How to Booty Bump Better
Booty bumping involves mixing drugs—usually meth or cocaine—with water and squirting it into your butt through a syringe without a needle at the end.
If you’re considering this way to use, or maybe want to learn how to do it more safely, read on for what we know about the technique, the risks and potential harms, the possible benefits, and more.
Why people booty bump
People booty bump so that they can avoid injecting, because injecting drugs can cause skin/vein damage and can be painful. If you booty bump, you won’t end up with “tracks” on your arms and may be less likely to end up with scabs, sores and other abscesses on your skin. People also may booty bump so that they can avoid snorting drugs, which can damage your nose, or avoid smoking, which can damage your lungs.
Also, you’ll likely experience stronger effects of the drug if you booty bump (than if, for example, you swallow your drugs). The rectum happens to be very efficient at absorbing a high percentage of a drug into your bloodstream—which is why some medications are administered through the rectum.
Booty bumping has a very high “bioavailability” rate compared to other routes of administration. That means that a higher percentage of the drug gets into your system with booty bumping, than for example, if you smoke your drugs.
How people booty bump
Some people will simply insert the drug in their ass without mixing it in water. This is called “dabbing” or “stuffing” if the drug is wrapped in a rolling paper.
It is less physically damaging to booty bump if you first mix your drugs in water. Draw the liquid up with a clean syringe (with the needle removed).
Some people also use lube injectors (lube shooters or lube launchers) to booty bump, which can be even more effective than syringes because they are designed specifically for placing fluids into the rectal cavity.
Add a bit of lube to the outside of the syringe and to the inside of your butt for smoother entry and to prevent rips or tears.
Lie on your side or find a position where you can reach to insert the syringe into your butt. Gently insert the syringe into your butt and press the plunger all the way to the base (hold onto the base so you don’t lose it!) After a few minutes, carefully pull the syringe out.
Booty bumping risks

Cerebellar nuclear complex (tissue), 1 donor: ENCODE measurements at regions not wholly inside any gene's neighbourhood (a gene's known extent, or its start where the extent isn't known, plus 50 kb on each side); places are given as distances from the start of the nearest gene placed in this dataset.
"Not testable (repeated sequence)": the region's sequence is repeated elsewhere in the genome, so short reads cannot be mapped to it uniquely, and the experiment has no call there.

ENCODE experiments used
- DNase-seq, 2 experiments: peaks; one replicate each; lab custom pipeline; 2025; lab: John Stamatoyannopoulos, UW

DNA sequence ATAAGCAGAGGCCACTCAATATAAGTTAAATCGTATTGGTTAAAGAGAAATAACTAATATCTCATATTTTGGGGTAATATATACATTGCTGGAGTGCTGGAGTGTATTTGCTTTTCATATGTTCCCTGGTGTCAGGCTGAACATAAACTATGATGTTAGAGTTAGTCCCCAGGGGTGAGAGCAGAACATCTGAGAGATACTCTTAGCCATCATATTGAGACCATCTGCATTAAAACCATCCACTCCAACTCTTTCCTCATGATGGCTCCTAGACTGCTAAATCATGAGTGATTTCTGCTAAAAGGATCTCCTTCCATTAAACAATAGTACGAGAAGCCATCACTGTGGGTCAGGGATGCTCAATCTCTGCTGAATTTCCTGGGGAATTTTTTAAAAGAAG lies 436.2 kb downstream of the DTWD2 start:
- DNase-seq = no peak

You might damage the tissue of the rectum and anus if you booty bump, especially if you do it frequently. Damage to the rectum and bleeding can increase the risk of HIV and STI transmission during anal sex (and can also be painful).
To reduce this risk, it can be helpful to alternate between booty bumping and other modes of administration such as snorting or smoking. Booty bumping frequently over a short period of time does not give the tissue enough time to heal, so it’s best if you can limit yourself to booty bumping no more than a couple of times a week—with a few days off in between.
Lube up the inside of your butt with petroleum jelly before booty bumping to prevent damage to your anal canal, and insert a Vitamin E capsule afterwards to promote healing.
Make sure all of your booty bumping equipment is thoroughly cleaned and disinfected—or else you run the risk of developing an infection.
Start with a clean surface, wash your hands with soap, and use only sterile water, syringes and other materials. Sharing a syringe causes similar risks, so make sure you have your own syringe. It is good harm reduction and usually enjoyable to booty bump with someone else, as long as you each have sanitary accoutrements.
Jeremy Prillwitz, MA, CATC is has been a counselor at the Stonewall Project since 2012. He is a frequent presenter on harm reduction at conferences and trainings. He is currently writing a book challenging the abstinence-only treatment monopoly in the U.S., and highlighting the positive and pro-social aspects of drugs.
Want to talk about the way you use drugs and alcohol?
The Stonewall Project is here to help. Stonewall offers free harm reduction counseling to gay, bi and trans men who want to assess their substance use and are thinking about making changes. For more information and to seek services, visit stonewallsf.org.
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